New Delhi: Talking about Prime Minister Narendra Modi’s recent Europe tour, let us start being optimistic.
In 2016, the European Union circulated a vision statement wherein it was eloquently articulated that there is a direct connection between European prosperity and Asian security.
As they say, in light of the ‘economic weight that Asia represents’ for the EU —and perhaps also vice versa— peace and stability in Asia are a prerequisite for Europe’s prosperity.
The European Union pledged to deepen economic diplomacy and scale-up security roles in Asia.
These references have been necessary to do a postmortem on Prime Minister Narendra Modi’s recent visit to three key European players – Germany, France, Denmark, and Modi’s interaction with Nordic nations.
France has been India’s trusted friend through ups and downs, including the Cold War era. In the new era, France is a strategic partner and supplies Rafale jets, whether Rahul Gandhi likes it.
Germany has been a good friend as well. Veteran diplomats often recall that way back in 1959, the then German chancellor Konrad Adenauer decided to fund the establishment of the Indian Institute of Technology (IIT), including in Madras (Chennai).
The support consisted of German experts for teaching and setting up laboratories and workshops. The IITs changed India’s story in more ways than one.
Please note the timeline again. This was when the Americans were focused on their South Asian friend named Pakistan.
Moving on to another paradigm. PM Modi’s visit to Europe came when two developments hit Europe’s foreign policy dimension the most – the EU’s relationship with China is dented due to Beijing’s position in the Ukraine war, and the EU is ‘concerned’ about Vladimir Putin’s neo-aggressiveness in Europe.
In contrast, India’s foreign policy has another dimension. New Delhi could be concerned about Beijing’s aggressiveness too, but there is a platform called RIC – Russia, India and China and this platform may try to see a lot of transitions in their policies mutually and also outside.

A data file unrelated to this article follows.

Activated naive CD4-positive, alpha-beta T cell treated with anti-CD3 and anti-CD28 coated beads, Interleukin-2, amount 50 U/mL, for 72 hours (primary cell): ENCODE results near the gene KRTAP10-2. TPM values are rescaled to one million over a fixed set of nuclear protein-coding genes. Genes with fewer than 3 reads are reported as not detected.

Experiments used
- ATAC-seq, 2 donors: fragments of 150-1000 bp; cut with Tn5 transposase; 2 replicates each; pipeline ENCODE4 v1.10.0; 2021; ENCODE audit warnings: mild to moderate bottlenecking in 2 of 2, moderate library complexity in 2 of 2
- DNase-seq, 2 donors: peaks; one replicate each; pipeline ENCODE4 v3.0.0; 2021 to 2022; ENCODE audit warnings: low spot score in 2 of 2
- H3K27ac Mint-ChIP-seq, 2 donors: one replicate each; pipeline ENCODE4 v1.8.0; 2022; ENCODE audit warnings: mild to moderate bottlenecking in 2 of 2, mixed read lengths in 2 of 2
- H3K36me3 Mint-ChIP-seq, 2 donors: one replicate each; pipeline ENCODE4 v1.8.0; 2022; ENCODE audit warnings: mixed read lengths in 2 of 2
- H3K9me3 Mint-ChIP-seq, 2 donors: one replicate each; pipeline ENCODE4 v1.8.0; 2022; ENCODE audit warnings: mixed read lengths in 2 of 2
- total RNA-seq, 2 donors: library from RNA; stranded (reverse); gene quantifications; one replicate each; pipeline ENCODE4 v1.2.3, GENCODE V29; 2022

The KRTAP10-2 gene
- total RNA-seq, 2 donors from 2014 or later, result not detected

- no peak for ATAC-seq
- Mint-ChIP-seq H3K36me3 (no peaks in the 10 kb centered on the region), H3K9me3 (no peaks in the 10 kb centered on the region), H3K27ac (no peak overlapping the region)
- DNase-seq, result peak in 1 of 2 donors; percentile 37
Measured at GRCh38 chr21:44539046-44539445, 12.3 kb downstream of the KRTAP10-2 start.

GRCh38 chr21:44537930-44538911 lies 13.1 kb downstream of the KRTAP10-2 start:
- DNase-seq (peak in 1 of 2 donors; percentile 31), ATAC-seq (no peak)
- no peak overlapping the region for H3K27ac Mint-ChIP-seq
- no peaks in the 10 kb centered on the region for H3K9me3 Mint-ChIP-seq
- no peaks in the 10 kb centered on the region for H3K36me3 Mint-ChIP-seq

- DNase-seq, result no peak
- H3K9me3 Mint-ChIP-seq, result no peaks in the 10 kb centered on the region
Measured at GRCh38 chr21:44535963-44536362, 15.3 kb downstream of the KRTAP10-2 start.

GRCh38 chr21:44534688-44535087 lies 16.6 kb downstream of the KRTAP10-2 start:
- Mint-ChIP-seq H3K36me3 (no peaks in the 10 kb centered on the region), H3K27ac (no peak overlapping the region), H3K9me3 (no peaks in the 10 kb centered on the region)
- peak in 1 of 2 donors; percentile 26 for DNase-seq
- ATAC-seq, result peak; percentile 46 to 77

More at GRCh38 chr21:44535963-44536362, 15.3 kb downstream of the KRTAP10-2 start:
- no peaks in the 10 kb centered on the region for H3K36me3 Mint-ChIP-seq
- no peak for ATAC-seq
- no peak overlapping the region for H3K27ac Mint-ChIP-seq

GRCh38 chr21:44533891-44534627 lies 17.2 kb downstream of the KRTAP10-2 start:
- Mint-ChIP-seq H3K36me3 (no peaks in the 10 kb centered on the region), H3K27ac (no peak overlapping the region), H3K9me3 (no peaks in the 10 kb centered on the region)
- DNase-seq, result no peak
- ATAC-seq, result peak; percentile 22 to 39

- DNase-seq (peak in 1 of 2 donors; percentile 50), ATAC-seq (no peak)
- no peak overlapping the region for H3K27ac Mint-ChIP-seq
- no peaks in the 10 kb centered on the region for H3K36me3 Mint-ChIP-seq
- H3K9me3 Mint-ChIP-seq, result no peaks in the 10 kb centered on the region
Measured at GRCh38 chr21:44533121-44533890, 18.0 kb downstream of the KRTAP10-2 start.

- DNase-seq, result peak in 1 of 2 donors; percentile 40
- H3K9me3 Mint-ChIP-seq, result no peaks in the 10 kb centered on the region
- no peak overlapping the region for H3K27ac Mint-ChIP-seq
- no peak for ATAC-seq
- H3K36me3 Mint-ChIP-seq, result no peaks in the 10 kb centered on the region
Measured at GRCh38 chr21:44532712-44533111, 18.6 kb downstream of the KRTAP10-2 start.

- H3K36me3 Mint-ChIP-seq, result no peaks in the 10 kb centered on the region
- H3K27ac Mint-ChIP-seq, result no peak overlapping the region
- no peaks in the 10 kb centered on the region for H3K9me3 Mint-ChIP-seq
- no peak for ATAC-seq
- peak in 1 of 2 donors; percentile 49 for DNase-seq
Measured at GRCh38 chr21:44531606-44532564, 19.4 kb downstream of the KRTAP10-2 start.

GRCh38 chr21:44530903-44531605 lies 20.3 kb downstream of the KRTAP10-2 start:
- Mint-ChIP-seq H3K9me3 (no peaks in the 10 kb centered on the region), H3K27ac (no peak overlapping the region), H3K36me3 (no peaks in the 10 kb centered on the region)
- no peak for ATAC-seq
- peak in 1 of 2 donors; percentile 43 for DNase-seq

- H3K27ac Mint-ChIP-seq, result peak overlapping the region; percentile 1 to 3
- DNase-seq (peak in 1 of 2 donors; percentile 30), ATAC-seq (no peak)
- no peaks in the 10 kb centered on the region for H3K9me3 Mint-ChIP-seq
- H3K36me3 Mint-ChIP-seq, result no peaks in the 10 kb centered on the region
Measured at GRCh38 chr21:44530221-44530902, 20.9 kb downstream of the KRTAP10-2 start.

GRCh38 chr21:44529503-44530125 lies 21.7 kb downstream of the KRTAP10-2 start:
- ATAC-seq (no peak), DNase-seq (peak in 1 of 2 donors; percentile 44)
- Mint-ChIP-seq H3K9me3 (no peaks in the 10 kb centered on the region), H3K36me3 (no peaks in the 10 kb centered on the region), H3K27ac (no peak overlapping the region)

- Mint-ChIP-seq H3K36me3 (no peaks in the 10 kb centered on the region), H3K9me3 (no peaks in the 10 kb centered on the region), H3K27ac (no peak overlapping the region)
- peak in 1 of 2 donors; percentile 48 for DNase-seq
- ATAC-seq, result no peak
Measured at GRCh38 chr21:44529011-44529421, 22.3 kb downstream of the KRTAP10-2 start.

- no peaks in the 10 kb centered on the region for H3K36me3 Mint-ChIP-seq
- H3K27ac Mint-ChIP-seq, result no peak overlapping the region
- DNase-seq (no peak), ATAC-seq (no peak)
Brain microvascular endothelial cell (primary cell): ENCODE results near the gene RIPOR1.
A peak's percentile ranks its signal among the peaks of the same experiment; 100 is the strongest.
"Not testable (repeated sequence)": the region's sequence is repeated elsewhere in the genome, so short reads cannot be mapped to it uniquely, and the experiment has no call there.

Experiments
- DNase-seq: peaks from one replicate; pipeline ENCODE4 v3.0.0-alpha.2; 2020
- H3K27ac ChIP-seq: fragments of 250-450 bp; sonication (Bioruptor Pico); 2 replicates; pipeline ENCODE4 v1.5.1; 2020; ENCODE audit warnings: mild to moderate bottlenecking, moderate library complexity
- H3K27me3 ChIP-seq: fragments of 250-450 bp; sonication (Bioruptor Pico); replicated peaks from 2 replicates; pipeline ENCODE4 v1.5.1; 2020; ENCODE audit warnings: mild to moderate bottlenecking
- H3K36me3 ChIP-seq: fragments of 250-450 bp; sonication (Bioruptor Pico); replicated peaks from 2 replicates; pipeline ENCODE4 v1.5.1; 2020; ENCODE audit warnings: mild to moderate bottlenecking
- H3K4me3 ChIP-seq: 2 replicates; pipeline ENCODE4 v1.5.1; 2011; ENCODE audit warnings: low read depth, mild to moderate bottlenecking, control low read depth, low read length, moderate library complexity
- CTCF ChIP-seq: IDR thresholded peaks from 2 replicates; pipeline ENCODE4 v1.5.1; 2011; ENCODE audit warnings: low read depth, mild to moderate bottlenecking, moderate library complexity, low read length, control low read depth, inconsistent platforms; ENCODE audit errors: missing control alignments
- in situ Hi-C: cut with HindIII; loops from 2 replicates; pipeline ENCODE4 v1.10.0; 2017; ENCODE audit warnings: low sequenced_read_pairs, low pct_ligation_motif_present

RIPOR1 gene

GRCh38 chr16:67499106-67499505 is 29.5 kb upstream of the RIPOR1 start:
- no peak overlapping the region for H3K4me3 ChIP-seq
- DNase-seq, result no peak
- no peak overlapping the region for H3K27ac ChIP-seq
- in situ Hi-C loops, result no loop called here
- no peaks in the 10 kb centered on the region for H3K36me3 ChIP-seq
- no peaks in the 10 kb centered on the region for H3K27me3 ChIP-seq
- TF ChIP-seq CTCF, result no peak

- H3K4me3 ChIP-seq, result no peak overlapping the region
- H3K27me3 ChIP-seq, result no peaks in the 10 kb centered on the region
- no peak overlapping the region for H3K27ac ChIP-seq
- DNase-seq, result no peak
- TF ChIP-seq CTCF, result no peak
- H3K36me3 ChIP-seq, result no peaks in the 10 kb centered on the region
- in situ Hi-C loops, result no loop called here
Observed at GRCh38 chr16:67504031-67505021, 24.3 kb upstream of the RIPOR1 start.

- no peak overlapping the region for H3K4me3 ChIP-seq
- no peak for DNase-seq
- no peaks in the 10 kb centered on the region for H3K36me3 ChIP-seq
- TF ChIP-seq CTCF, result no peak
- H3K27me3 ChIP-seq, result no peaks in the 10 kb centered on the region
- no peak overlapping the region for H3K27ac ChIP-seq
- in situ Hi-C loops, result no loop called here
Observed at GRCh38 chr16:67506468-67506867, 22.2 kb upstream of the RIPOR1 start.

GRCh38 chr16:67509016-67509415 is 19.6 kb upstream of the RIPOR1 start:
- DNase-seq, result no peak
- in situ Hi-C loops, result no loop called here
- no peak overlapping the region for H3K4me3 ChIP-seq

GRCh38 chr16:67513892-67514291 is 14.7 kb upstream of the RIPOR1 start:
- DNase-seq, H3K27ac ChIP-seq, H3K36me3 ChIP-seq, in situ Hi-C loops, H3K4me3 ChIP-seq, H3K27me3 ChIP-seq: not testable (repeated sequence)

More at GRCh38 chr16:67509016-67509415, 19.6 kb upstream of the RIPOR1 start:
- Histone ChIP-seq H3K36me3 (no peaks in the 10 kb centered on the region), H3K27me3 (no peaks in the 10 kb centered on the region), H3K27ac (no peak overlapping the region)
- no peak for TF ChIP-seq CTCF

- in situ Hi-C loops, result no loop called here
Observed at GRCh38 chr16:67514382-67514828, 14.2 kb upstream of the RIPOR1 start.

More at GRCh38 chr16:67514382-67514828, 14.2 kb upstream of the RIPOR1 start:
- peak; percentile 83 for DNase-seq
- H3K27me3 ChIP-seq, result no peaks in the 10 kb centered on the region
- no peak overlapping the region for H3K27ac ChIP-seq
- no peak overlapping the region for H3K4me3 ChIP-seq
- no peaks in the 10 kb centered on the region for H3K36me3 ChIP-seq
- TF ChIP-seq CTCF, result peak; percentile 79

It was everyone’s case to argue that Narendra Modi’s visit to Europe would help both sides gain a better understanding of each other’s issues and concerns.
Things went as part of plans, too and somewhere even beyond expectations.
“In times like these, we need to build an even stronger bridge between us. We discussed the war in Ukraine… Denmark and the entire European Union strongly condemn Russia’s unlawful and unprovoked invasion of Ukraine,” Denmark Prime Minister Mette Frederiksen could not have been more explicit.
She said Denmark hoped that India “would influence” Russia to spread the message. PM Modi did his part in the given circumstance and called for a ‘ceasefire’. The world media latched onto it. This shows that things have moved much beyond what was 20-30 years ago. The ‘New India’ as it is often dubbed.
Notably, Chancellor Scholz’s invitation to PM Modi to the G7 summit in Germany is also rightly seen as a special gesture, but not path-breaking.
Even in the past, Prime Ministers Dr Manmohan Singh and Atal Bihari Vajpayee had been invited to this August gathering.
But perhaps a more important part of the German-India story was Scholz driving home the point that Germany is “pleased” to have partners like India and another Asian player Indonesia and a few countries in Africa to do business. Importantly again, he emphasised – German-India ties even in the Indo Pacific.
“What is clear is that the Indo-Pacific belongs to the most dynamic global regions. And at the same time, it is confronted with a lot of conflicts and challenges. Thus, Germany is going to maintain and
further intensify …..India is amongst one of our very important partners here,” he said.
With French President Emmanuel Macron, the Prime Minister (Modi) made it clear that it is not the ‘position on war’ that matters but the ability to push for solutions. Modi shared his thoughts about the global consequence of the Ukraine war and its impact on the food security of poorer nations.
Of course, even on the global stage, it is believed both France and India are able to exert some influence on Putin.
Both President Macron and Mr Modi have spoken to the Russian President Vladimir Putin and Ukraine President Volodymyr Zelenskyy to end violence.
There are many things to look back on Modi’s recent Europe tour.
One thing that needs to be re-emphasised even from a journalist’s objective prism is that the Modi administration has singularly placed the country’s ‘self-interest’ above all issues in the Ukraine crisis.
New Foreign Secretary Vinay Kwatra has underlined it clearly, “I think insofar as India’s position on Ukraine is concerned, it has been amplified, made clear, enunciated in great detail in multiple fora.”
External Affairs Minister Dr S Jaishankar also articulated his views.
“….. this is a wake-up call for Europe to start looking at Asia. This is a part of the world with unsettled boundaries, terrorism, and continuous challenges to the rules-based order. The rest of the world has to recognise that problems are not ‘going to happen’, but that they are happening,” he added.